-Rich Howells, Weekender Editor

Barta brings fun pop music to PrideFest

What would PrideFest be without one hell of a dance party?

There are many different acts that will grace the stage during the event, and one of them includes Bronx-born Adam Barta, who not only brings tunes that make you want to shake your hips, but may even emit a giggle or two.

Barta has forged his way in the music world with a unique pop/dance blend with a humorous tilt, recording songs with the likes of reality TV and pop culture personalities like Octomom and Tan Mom.

That’s not to say the blue-eyed singer’s music should be taken lightly; Barta has recorded a song with Sister Sledge lead singer Kathy Sledge, which went to the Top 20 Billboard chart in October 2011, and has captured the “Ultimate Sexiest Video of All Time” title on the LOGO network for his song “Standing in the Rain.”

Barta, who just made his third appearance on “Howard Stern” yesterday, also just released the song “You Seemed Shady to Me” with Pandora Boxx from “RuPaul’s Drag Race” and is hitting the studio again with Tan Mom.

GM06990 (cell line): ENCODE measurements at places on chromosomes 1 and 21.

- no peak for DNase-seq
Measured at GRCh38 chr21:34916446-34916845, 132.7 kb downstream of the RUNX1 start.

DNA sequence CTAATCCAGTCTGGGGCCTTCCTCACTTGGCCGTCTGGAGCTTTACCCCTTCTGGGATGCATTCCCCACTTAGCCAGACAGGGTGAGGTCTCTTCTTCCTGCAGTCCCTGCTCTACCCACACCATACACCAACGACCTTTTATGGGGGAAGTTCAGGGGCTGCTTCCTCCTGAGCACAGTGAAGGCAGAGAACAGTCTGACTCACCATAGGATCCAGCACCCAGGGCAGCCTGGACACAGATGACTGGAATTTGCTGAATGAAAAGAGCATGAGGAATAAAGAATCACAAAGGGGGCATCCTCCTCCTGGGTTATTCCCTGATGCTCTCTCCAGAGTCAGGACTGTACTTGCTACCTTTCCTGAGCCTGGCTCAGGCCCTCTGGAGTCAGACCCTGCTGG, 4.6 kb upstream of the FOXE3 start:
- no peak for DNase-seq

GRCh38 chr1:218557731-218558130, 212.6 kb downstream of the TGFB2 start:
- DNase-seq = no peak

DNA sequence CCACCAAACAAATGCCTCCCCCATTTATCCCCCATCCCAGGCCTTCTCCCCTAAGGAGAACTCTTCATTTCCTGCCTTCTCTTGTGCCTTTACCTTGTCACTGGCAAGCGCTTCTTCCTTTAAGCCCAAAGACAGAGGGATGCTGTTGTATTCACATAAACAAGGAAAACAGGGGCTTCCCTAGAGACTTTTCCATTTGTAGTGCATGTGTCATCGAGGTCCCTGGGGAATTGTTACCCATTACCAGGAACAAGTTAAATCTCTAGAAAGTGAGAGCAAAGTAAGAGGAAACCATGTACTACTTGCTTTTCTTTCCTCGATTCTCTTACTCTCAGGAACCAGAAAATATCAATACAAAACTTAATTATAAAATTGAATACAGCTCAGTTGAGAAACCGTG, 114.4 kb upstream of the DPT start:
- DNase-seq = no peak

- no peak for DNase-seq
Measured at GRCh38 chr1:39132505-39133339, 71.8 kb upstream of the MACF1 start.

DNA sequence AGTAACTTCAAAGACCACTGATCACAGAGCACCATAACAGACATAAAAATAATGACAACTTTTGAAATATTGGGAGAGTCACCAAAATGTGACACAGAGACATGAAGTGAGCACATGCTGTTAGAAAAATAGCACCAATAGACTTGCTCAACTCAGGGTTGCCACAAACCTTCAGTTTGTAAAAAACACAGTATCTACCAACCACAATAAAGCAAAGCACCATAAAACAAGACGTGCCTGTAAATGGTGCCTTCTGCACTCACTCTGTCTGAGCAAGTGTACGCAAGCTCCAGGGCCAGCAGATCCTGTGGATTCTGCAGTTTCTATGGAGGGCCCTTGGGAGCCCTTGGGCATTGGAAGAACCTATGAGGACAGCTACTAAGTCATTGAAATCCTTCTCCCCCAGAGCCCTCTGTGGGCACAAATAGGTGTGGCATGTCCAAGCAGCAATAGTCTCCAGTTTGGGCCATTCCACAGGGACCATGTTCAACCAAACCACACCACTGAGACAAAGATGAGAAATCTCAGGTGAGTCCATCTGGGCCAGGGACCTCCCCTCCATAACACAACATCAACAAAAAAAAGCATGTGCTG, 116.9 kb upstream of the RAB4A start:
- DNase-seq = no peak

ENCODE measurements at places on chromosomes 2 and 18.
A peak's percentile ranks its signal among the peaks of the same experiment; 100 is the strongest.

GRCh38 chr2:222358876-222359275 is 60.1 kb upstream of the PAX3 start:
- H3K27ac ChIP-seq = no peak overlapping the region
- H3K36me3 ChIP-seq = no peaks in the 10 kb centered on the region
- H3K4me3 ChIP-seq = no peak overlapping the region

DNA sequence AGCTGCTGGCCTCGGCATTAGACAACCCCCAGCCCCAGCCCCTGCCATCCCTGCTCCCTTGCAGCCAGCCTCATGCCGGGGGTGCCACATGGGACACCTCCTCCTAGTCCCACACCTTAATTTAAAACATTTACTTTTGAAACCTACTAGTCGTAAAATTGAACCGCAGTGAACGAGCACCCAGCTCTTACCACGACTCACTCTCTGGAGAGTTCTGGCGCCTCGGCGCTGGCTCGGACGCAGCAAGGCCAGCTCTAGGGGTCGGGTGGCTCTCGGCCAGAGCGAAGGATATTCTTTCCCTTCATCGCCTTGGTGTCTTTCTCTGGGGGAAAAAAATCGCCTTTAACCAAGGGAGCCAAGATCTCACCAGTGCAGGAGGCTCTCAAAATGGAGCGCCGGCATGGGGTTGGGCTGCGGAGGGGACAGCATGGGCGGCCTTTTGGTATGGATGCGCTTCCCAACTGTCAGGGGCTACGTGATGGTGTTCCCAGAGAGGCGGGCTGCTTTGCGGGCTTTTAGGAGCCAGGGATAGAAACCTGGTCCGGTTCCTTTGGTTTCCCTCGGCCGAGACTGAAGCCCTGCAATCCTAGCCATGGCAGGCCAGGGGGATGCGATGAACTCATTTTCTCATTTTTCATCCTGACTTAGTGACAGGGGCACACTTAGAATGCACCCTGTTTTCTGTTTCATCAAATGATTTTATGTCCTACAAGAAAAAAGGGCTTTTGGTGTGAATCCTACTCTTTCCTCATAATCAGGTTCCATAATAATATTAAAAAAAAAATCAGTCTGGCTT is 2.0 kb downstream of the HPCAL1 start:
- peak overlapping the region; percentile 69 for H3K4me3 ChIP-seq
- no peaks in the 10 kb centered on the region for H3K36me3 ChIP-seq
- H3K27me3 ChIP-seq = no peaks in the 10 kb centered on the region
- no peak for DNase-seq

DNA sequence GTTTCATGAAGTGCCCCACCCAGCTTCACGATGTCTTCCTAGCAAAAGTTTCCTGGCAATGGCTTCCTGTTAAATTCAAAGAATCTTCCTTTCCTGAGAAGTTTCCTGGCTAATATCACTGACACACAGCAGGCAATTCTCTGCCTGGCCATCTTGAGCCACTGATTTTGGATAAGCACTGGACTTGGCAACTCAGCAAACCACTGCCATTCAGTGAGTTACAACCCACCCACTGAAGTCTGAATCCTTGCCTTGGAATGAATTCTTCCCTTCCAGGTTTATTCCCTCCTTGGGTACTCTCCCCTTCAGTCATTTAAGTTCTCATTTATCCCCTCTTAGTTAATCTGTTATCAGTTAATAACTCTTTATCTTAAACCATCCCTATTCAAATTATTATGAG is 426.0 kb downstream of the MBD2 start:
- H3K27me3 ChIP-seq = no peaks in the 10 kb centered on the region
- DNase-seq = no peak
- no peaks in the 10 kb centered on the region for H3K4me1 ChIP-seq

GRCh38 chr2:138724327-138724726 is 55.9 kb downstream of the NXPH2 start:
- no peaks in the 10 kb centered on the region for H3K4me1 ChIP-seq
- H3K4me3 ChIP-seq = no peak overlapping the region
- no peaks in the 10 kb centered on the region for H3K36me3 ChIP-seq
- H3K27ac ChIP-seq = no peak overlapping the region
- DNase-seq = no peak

He’s busy flying from city to city, but he’s excited to visit NEPA and bring the party with him.

THE WEEKENDER: How did you get into the business? Is it a family thing?

ADAM BARTA: It’s funny because I was just with my family and we had this exact conversation. I’m like, “I think I’m the most famous/talented one here,” and they were like, “Yup.” Either I’m adopted or…I don’t know where I came from! My family has no musical background. They’re so talented in so many other ways, though. From a young age, I just had the bug; I wanted to perform.

W: Many people look at pop acts and see them as all the same. What separates you from the rest?

AB: You know, Howard Stern said this the last time I was on the show, that I really made a nice niche for myself, and I realized that yes, I do the pop, the dance, and have fun music, but I’m sort of a hybrid. I’m doing all these crazy songs with Octomom and Tan Mom, and I think I’m bringing an element of fun to it all. I’m kind of taking Weird Al, who is famous for his music parodies, and bringing it into a real pop music realm. The songs are originals that are totally hilarious, but still have the element of real pop music to them.

W: How do you end up working with such strong, and sometimes controversial, personalities like that?

AB: I work with an amazing talent agency who represents a lot of these clients. It’s also gotten to the point that, as my name gets bigger and bigger, I find it’s easier to talk to people. I was having a conversation on Twitter with Cory Feldman the other day, someone who I grew up watching. It was crazy.

W: What was it like working with Kathy Sledge?